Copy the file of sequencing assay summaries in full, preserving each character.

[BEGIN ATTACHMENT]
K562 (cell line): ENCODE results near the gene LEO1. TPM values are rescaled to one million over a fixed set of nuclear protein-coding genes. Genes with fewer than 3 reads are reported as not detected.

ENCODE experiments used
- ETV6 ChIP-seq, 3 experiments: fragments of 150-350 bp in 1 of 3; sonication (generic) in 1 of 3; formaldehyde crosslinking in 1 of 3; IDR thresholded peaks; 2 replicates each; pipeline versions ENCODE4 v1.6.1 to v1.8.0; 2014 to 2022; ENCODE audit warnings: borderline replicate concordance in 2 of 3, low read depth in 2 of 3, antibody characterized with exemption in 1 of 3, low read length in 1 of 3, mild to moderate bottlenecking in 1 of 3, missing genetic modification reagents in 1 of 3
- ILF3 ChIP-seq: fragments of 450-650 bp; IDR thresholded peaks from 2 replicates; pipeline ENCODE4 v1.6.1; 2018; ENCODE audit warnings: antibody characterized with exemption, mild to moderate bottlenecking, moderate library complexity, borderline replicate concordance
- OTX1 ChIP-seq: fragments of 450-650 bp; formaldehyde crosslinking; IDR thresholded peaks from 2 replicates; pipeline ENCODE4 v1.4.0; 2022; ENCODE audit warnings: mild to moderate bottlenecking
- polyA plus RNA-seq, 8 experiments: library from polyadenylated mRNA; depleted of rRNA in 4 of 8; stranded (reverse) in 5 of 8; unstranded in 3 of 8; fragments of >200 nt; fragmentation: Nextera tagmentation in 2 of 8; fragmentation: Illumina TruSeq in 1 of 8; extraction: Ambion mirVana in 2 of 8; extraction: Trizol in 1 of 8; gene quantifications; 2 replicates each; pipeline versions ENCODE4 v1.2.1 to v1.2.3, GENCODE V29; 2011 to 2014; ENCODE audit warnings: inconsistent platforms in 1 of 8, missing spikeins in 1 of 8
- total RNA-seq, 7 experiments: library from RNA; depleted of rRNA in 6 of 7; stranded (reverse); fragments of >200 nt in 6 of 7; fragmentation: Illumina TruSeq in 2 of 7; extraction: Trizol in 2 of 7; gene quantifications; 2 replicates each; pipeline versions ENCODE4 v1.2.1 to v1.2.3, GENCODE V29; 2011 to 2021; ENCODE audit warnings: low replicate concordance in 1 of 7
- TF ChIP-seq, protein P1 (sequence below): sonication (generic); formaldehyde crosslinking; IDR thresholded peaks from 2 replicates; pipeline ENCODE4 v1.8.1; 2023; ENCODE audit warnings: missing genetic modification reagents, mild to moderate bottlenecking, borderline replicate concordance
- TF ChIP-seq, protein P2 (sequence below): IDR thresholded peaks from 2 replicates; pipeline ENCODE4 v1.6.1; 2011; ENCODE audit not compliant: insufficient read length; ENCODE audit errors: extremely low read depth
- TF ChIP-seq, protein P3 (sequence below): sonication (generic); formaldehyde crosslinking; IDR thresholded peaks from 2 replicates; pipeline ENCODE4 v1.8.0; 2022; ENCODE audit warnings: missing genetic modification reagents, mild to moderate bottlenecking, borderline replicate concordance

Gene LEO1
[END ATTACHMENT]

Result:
K562 (cell line): ENCODE results near the gene LEO1. TPM values are rescaled to one million over a fixed set of nuclear protein-coding genes. Genes with fewer than 3 reads are reported as not detected.

ENCODE experiments used
- ETV6 ChIP-seq, 3 experiments: fragments of 150-350 bp in 1 of 3; sonication (generic) in 1 of 3; formaldehyde crosslinking in 1 of 3; IDR thresholded peaks; 2 replicates each; pipeline versions ENCODE4 v1.6.1 to v1.8.0; 2014 to 2022; ENCODE audit warnings: borderline replicate concordance in 2 of 3, low read depth in 2 of 3, antibody characterized with exemption in 1 of 3, low read length in 1 of 3, mild to moderate bottlenecking in 1 of 3, missing genetic modification reagents in 1 of 3
- ILF3 ChIP-seq: fragments of 450-650 bp; IDR thresholded peaks from 2 replicates; pipeline ENCODE4 v1.6.1; 2018; ENCODE audit warnings: antibody characterized with exemption, mild to moderate bottlenecking, moderate library complexity, borderline replicate concordance
- OTX1 ChIP-seq: fragments of 450-650 bp; formaldehyde crosslinking; IDR thresholded peaks from 2 replicates; pipeline ENCODE4 v1.4.0; 2022; ENCODE audit warnings: mild to moderate bottlenecking
- polyA plus RNA-seq, 8 experiments: library from polyadenylated mRNA; depleted of rRNA in 4 of 8; stranded (reverse) in 5 of 8; unstranded in 3 of 8; fragments of >200 nt; fragmentation: Nextera tagmentation in 2 of 8; fragmentation: Illumina TruSeq in 1 of 8; extraction: Ambion mirVana in 2 of 8; extraction: Trizol in 1 of 8; gene quantifications; 2 replicates each; pipeline versions ENCODE4 v1.2.1 to v1.2.3, GENCODE V29; 2011 to 2014; ENCODE audit warnings: inconsistent platforms in 1 of 8, missing spikeins in 1 of 8
- total RNA-seq, 7 experiments: library from RNA; depleted of rRNA in 6 of 7; stranded (reverse); fragments of >200 nt in 6 of 7; fragmentation: Illumina TruSeq in 2 of 7; extraction: Trizol in 2 of 7; gene quantifications; 2 replicates each; pipeline versions ENCODE4 v1.2.1 to v1.2.3, GENCODE V29; 2011 to 2021; ENCODE audit warnings: low replicate concordance in 1 of 7
- TF ChIP-seq, protein P1 (sequence below): sonication (generic); formaldehyde crosslinking; IDR thresholded peaks from 2 replicates; pipeline ENCODE4 v1.8.1; 2023; ENCODE audit warnings: missing genetic modification reagents, mild to moderate bottlenecking, borderline replicate concordance
- TF ChIP-seq, protein P2 (sequence below): IDR thresholded peaks from 2 replicates; pipeline ENCODE4 v1.6.1; 2011; ENCODE audit not compliant: insufficient read length; ENCODE audit errors: extremely low read depth
- TF ChIP-seq, protein P3 (sequence below): sonication (generic); formaldehyde crosslinking; IDR thresholded peaks from 2 replicates; pipeline ENCODE4 v1.8.0; 2022; ENCODE audit warnings: missing genetic modification reagents, mild to moderate bottlenecking, borderline replicate concordance

Gene LEO1